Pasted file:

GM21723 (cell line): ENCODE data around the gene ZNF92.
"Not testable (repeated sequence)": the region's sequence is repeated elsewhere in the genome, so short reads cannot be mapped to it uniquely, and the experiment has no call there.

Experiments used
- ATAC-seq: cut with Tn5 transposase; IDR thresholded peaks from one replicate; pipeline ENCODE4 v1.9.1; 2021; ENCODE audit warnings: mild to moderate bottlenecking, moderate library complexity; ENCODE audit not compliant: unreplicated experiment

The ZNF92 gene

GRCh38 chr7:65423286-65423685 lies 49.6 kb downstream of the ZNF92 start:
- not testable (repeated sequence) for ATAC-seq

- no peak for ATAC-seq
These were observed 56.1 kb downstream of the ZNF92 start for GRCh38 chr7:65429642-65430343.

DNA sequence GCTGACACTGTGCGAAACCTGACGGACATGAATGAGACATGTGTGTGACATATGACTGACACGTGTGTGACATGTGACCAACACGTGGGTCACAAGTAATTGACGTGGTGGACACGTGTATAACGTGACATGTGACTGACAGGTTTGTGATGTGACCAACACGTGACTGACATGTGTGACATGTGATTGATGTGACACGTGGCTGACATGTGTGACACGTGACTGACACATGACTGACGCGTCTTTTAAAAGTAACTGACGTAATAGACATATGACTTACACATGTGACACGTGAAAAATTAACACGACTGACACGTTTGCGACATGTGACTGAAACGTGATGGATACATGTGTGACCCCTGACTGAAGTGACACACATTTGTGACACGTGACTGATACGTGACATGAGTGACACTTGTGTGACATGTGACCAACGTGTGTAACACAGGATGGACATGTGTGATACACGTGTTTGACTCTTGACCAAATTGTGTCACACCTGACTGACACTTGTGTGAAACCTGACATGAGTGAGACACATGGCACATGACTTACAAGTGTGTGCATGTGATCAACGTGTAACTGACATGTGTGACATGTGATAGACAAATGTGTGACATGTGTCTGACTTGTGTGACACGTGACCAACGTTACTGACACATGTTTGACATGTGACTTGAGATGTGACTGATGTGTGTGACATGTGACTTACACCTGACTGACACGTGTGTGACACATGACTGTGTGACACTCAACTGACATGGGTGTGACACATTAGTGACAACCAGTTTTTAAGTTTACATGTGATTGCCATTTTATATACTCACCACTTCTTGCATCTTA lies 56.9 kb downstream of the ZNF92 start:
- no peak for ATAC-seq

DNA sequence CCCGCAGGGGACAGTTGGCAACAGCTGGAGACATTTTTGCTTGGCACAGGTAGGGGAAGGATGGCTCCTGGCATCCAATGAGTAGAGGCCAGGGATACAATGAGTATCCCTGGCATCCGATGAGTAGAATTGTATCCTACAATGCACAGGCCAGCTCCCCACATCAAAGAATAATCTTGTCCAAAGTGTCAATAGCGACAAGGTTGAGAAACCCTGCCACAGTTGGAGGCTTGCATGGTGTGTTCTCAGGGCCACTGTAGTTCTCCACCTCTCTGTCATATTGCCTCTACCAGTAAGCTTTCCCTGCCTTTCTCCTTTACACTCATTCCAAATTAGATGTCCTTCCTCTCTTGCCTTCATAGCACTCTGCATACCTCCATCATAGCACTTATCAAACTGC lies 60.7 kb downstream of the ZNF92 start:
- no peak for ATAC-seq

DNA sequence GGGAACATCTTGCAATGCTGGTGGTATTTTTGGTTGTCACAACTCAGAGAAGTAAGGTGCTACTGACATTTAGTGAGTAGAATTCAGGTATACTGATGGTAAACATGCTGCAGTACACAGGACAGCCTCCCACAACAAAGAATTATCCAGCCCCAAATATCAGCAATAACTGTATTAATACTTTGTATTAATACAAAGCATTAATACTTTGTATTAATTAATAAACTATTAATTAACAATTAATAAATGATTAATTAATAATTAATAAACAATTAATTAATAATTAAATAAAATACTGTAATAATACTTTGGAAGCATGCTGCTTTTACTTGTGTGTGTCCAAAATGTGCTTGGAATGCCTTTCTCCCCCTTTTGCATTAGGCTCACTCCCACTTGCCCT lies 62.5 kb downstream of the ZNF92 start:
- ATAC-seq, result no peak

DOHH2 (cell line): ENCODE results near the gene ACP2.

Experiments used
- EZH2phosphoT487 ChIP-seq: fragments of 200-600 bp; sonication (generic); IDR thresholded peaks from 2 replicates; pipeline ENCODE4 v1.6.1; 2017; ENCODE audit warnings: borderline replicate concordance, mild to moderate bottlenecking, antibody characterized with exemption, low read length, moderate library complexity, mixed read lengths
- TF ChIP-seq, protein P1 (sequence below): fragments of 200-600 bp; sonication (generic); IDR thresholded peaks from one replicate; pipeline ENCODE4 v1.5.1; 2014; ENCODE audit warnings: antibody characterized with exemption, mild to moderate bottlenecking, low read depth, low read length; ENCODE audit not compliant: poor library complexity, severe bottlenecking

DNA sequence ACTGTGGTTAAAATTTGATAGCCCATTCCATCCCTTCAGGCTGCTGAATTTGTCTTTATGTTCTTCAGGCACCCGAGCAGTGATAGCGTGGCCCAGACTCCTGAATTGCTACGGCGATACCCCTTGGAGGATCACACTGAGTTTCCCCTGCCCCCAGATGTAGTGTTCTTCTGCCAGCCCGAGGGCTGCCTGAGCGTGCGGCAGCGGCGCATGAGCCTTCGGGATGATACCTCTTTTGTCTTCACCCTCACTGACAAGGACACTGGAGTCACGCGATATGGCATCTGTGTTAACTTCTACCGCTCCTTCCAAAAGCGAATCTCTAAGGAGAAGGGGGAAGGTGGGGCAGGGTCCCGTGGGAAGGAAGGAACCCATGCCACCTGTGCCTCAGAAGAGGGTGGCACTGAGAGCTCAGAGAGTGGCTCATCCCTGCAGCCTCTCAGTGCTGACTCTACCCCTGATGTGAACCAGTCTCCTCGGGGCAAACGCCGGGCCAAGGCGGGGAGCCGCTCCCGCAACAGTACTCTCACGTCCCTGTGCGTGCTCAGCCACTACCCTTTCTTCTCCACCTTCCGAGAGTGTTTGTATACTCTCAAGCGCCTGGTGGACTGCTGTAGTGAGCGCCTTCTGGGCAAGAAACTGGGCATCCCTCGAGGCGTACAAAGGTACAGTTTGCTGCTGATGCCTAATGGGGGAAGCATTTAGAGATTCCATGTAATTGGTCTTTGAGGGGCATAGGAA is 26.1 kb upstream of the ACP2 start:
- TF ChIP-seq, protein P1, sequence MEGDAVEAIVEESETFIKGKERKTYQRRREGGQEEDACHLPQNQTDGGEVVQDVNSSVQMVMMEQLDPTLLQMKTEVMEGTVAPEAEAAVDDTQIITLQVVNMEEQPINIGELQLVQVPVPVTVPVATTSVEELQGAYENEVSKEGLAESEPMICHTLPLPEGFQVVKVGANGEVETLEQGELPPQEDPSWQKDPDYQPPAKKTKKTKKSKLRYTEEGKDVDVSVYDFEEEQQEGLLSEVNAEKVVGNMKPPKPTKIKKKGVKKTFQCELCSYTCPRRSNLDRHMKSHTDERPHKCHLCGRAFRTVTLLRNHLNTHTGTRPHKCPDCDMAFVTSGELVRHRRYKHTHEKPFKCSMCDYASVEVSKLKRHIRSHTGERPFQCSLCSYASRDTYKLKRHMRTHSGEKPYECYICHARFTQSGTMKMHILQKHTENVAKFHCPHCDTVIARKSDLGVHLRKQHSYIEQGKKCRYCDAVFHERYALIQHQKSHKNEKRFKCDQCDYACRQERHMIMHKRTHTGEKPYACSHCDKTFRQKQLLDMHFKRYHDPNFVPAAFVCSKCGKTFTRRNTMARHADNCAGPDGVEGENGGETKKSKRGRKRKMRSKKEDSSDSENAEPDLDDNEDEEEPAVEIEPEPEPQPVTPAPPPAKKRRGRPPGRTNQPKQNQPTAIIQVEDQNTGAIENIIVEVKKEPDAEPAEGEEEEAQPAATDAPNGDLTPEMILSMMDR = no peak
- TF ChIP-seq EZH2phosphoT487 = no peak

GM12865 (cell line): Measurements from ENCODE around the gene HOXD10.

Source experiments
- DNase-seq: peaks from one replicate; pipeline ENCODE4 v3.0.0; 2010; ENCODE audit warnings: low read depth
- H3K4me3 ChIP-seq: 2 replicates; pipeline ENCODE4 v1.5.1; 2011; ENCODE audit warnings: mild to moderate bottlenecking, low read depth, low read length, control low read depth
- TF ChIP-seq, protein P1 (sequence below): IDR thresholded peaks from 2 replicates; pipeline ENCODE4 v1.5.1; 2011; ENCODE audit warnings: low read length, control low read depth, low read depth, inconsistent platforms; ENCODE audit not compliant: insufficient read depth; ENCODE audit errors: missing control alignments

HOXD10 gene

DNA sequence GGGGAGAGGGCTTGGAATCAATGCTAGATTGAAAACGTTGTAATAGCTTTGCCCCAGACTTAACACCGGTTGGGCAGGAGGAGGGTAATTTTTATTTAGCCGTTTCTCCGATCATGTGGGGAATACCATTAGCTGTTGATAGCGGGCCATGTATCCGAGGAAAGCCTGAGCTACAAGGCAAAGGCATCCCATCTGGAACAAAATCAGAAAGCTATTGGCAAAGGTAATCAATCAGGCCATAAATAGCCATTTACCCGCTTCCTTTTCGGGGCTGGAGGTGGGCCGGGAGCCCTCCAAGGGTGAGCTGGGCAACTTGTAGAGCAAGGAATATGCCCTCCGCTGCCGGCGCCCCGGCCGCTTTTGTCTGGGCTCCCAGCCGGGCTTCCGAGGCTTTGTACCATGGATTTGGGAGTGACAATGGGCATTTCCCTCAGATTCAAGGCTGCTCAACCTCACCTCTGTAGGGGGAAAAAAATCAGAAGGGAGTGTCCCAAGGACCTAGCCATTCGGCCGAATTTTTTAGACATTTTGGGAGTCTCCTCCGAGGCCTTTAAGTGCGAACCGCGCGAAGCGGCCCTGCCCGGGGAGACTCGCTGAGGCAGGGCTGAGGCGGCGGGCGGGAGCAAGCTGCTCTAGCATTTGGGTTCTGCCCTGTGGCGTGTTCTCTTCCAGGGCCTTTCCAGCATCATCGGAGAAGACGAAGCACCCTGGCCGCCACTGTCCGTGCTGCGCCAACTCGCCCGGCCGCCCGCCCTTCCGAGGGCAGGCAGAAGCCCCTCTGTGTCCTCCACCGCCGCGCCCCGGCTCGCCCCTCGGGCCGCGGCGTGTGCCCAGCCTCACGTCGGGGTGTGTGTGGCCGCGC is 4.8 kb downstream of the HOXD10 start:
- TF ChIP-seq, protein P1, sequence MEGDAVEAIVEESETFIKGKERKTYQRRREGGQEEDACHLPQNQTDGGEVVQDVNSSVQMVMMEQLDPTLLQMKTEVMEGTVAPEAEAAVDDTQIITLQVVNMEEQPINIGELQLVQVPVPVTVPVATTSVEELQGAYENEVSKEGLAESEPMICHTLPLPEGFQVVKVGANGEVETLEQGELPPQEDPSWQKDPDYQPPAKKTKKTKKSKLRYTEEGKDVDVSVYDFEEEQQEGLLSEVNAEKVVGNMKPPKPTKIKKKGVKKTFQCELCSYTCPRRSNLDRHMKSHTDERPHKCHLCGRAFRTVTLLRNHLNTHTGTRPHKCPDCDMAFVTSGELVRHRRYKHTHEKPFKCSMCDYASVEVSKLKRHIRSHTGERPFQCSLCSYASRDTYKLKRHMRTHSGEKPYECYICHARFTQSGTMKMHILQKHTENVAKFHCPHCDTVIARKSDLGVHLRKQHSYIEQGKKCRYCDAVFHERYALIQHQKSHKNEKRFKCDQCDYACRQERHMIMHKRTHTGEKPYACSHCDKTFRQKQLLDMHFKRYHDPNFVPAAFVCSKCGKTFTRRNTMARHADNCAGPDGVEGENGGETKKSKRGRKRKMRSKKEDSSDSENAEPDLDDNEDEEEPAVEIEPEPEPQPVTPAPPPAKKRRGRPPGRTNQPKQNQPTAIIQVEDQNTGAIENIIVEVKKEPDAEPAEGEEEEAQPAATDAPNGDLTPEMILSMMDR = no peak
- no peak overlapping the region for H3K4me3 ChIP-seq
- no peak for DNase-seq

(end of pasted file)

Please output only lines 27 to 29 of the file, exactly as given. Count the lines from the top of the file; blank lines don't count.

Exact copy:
- TF ChIP-seq, protein P1 (sequence below): IDR thresholded peaks from 2 replicates; pipeline ENCODE4 v1.5.1; 2011; ENCODE audit warnings: low read length, control low read depth, low read depth, inconsistent platforms; ENCODE audit not compliant: insufficient read depth; ENCODE audit errors: missing control alignments

HOXD10 gene

DNA sequence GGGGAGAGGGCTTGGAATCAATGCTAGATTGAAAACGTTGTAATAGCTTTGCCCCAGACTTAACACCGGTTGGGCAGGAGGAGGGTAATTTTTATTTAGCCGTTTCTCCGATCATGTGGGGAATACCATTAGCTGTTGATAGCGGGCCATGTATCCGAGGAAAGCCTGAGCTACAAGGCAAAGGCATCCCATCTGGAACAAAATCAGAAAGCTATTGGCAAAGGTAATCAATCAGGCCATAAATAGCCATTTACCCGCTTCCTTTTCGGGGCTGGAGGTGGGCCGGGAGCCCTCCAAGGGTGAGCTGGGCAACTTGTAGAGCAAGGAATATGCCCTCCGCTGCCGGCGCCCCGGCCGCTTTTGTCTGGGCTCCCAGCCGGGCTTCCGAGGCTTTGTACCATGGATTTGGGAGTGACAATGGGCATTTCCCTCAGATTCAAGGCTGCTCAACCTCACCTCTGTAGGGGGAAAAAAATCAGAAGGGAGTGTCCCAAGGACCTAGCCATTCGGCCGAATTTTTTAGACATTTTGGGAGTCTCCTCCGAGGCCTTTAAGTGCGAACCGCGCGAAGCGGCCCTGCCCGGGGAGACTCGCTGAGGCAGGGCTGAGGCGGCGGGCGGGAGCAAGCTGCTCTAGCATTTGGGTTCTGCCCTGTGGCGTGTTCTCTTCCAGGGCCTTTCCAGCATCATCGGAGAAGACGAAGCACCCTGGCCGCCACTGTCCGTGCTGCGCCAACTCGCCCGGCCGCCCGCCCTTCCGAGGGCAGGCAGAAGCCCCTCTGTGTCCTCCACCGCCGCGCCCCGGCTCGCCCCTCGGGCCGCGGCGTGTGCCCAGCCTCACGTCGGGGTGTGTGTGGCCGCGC is 4.8 kb downstream of the HOXD10 start: